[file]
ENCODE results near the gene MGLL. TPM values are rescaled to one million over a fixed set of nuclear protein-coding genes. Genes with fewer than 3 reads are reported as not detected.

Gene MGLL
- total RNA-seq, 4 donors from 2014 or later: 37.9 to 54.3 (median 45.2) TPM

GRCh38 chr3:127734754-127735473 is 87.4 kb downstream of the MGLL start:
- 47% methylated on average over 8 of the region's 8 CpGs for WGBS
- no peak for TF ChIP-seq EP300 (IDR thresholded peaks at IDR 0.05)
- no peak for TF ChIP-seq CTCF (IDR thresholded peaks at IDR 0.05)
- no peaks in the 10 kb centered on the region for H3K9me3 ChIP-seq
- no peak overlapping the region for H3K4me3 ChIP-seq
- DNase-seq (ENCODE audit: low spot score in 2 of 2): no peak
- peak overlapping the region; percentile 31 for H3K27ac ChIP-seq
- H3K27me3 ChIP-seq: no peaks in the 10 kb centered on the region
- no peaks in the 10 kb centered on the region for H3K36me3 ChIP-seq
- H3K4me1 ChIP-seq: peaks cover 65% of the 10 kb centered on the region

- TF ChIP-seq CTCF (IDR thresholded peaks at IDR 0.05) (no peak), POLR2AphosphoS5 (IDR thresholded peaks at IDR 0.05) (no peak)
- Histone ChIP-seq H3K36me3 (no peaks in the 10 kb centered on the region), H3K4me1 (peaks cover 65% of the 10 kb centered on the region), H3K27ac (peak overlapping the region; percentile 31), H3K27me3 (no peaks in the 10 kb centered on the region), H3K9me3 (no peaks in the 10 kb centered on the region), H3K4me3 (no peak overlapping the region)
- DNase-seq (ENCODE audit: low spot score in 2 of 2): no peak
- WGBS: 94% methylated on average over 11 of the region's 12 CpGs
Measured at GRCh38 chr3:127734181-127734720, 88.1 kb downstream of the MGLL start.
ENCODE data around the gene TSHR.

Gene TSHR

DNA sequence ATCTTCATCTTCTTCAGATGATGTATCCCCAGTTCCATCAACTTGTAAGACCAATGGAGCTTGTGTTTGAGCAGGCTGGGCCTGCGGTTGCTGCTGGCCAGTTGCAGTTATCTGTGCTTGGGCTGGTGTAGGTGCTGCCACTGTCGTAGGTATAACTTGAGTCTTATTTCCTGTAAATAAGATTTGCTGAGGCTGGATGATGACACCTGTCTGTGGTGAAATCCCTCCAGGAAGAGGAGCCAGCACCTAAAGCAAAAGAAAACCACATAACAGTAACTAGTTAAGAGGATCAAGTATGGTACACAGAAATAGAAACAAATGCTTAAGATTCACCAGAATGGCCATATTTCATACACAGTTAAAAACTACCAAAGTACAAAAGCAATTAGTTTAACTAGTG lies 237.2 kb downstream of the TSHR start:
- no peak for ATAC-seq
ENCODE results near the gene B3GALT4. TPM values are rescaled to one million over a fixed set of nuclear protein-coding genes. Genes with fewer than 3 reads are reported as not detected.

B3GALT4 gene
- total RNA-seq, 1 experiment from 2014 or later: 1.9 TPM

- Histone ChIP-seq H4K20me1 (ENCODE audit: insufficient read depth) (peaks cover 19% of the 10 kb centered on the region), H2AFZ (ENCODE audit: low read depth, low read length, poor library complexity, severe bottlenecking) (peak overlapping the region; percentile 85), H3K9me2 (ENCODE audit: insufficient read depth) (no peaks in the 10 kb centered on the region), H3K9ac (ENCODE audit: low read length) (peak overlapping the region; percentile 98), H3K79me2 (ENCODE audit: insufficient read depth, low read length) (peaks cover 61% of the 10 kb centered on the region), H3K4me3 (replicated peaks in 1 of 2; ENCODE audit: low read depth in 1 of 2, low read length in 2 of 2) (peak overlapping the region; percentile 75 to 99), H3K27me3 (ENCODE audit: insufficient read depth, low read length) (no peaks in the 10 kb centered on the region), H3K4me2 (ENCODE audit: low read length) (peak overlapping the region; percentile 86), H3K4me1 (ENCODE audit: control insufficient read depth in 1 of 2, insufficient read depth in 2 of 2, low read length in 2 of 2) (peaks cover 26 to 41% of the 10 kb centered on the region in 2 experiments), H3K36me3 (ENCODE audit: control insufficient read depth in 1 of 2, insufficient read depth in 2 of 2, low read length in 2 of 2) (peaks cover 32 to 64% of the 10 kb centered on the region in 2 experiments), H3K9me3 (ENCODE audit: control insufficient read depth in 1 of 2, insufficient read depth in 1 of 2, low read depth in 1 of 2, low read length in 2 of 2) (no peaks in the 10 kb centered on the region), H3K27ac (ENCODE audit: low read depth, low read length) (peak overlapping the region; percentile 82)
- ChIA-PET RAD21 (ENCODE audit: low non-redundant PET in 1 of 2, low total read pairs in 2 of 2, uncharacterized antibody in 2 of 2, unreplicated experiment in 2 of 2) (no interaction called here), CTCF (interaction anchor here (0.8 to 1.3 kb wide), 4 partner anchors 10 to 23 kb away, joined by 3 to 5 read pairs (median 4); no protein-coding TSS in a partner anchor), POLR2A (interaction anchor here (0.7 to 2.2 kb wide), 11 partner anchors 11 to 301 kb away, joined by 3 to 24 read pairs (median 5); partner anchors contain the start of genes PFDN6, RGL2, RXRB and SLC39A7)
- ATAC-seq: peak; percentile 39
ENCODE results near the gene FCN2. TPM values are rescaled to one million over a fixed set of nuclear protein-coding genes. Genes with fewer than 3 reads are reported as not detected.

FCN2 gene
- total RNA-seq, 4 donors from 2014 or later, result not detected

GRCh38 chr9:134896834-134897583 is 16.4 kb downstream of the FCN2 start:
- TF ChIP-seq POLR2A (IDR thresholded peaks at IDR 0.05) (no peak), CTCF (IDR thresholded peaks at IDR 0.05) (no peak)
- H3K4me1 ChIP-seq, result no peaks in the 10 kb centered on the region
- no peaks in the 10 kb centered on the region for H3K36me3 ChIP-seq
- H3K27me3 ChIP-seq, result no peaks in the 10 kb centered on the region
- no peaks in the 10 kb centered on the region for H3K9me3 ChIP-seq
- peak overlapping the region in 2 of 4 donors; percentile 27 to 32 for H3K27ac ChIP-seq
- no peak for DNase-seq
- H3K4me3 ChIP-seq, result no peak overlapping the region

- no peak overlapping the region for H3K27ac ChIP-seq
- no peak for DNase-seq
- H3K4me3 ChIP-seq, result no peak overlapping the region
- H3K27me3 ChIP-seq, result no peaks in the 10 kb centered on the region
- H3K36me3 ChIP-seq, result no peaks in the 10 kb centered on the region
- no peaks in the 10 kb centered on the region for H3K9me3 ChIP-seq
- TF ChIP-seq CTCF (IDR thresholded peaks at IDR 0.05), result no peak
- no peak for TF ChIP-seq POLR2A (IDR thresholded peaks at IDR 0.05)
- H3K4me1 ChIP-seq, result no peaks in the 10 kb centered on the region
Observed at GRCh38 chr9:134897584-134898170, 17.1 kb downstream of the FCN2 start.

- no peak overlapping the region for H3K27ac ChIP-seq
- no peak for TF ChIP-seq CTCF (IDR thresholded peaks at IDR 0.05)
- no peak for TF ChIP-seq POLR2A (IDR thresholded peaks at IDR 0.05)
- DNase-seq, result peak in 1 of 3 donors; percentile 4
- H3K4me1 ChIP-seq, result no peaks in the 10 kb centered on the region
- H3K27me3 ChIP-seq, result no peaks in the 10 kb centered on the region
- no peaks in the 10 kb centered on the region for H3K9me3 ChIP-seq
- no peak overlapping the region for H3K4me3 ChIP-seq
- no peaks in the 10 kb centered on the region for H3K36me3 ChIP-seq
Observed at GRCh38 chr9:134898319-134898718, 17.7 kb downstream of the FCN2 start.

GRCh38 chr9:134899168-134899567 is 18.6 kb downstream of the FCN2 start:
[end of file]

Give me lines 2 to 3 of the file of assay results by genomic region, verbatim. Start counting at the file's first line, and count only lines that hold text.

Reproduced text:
Gene MGLL
- total RNA-seq, 4 donors from 2014 or later: 37.9 to 54.3 (median 45.2) TPM